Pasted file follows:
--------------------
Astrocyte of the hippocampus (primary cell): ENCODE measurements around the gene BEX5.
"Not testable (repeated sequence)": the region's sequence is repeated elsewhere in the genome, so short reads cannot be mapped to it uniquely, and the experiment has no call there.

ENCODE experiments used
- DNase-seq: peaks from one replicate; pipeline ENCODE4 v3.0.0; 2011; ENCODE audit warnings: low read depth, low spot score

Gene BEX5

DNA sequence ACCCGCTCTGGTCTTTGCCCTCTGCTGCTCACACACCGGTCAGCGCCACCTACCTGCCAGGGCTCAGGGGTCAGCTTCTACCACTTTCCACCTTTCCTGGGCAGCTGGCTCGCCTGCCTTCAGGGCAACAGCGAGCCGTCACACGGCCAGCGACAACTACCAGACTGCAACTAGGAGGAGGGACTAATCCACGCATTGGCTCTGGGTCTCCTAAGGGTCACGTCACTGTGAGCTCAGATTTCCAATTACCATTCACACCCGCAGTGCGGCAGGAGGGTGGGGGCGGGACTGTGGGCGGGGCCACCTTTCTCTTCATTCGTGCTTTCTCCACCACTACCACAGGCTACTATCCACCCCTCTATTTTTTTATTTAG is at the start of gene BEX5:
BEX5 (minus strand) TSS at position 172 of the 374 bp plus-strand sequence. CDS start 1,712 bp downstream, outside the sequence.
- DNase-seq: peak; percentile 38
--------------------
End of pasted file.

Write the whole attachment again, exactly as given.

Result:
Astrocyte of the hippocampus (primary cell): ENCODE measurements around the gene BEX5.
"Not testable (repeated sequence)": the region's sequence is repeated elsewhere in the genome, so short reads cannot be mapped to it uniquely, and the experiment has no call there.

ENCODE experiments used
- DNase-seq: peaks from one replicate; pipeline ENCODE4 v3.0.0; 2011; ENCODE audit warnings: low read depth, low spot score

Gene BEX5

DNA sequence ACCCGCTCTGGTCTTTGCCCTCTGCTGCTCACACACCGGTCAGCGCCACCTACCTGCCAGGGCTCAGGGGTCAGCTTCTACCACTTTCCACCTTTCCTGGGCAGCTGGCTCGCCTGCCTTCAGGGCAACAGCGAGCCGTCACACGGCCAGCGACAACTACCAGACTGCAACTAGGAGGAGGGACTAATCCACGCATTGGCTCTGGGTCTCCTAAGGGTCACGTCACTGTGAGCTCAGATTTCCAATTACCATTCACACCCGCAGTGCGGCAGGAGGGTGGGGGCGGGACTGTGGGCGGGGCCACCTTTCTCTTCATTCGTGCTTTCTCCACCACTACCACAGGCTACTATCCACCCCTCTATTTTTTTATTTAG is at the start of gene BEX5:
BEX5 (minus strand) TSS at position 172 of the 374 bp plus-strand sequence. CDS start 1,712 bp downstream, outside the sequence.
- DNase-seq: peak; percentile 38